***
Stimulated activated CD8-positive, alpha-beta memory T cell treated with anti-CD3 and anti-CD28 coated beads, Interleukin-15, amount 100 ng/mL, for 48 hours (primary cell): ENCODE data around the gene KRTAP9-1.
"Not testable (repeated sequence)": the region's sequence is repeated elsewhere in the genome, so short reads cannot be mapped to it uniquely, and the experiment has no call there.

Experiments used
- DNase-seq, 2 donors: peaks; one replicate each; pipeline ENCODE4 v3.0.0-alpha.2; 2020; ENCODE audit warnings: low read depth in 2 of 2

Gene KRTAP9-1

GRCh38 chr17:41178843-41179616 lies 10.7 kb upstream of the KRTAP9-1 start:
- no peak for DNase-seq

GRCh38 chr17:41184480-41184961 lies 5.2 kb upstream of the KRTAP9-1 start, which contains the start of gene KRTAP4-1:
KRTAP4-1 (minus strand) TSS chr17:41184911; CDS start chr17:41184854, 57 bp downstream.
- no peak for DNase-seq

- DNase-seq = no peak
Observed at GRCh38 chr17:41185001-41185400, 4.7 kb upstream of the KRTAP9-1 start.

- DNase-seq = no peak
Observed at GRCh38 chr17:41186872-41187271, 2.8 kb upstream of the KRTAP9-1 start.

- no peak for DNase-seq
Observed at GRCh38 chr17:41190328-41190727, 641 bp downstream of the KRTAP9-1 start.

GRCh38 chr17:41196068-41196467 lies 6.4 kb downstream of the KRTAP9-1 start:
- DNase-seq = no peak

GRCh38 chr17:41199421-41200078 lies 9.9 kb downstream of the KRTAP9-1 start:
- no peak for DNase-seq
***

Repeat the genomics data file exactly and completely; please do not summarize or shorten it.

Stimulated activated CD8-positive, alpha-beta memory T cell treated with anti-CD3 and anti-CD28 coated beads, Interleukin-15, amount 100 ng/mL, for 48 hours (primary cell): ENCODE data around the gene KRTAP9-1.
"Not testable (repeated sequence)": the region's sequence is repeated elsewhere in the genome, so short reads cannot be mapped to it uniquely, and the experiment has no call there.

Experiments used
- DNase-seq, 2 donors: peaks; one replicate each; pipeline ENCODE4 v3.0.0-alpha.2; 2020; ENCODE audit warnings: low read depth in 2 of 2

Gene KRTAP9-1

GRCh38 chr17:41178843-41179616 lies 10.7 kb upstream of the KRTAP9-1 start:
- no peak for DNase-seq

GRCh38 chr17:41184480-41184961 lies 5.2 kb upstream of the KRTAP9-1 start, which contains the start of gene KRTAP4-1:
KRTAP4-1 (minus strand) TSS chr17:41184911; CDS start chr17:41184854, 57 bp downstream.
- no peak for DNase-seq

- DNase-seq = no peak
Observed at GRCh38 chr17:41185001-41185400, 4.7 kb upstream of the KRTAP9-1 start.

- DNase-seq = no peak
Observed at GRCh38 chr17:41186872-41187271, 2.8 kb upstream of the KRTAP9-1 start.

- no peak for DNase-seq
Observed at GRCh38 chr17:41190328-41190727, 641 bp downstream of the KRTAP9-1 start.

GRCh38 chr17:41196068-41196467 lies 6.4 kb downstream of the KRTAP9-1 start:
- DNase-seq = no peak

GRCh38 chr17:41199421-41200078 lies 9.9 kb downstream of the KRTAP9-1 start:
- no peak for DNase-seq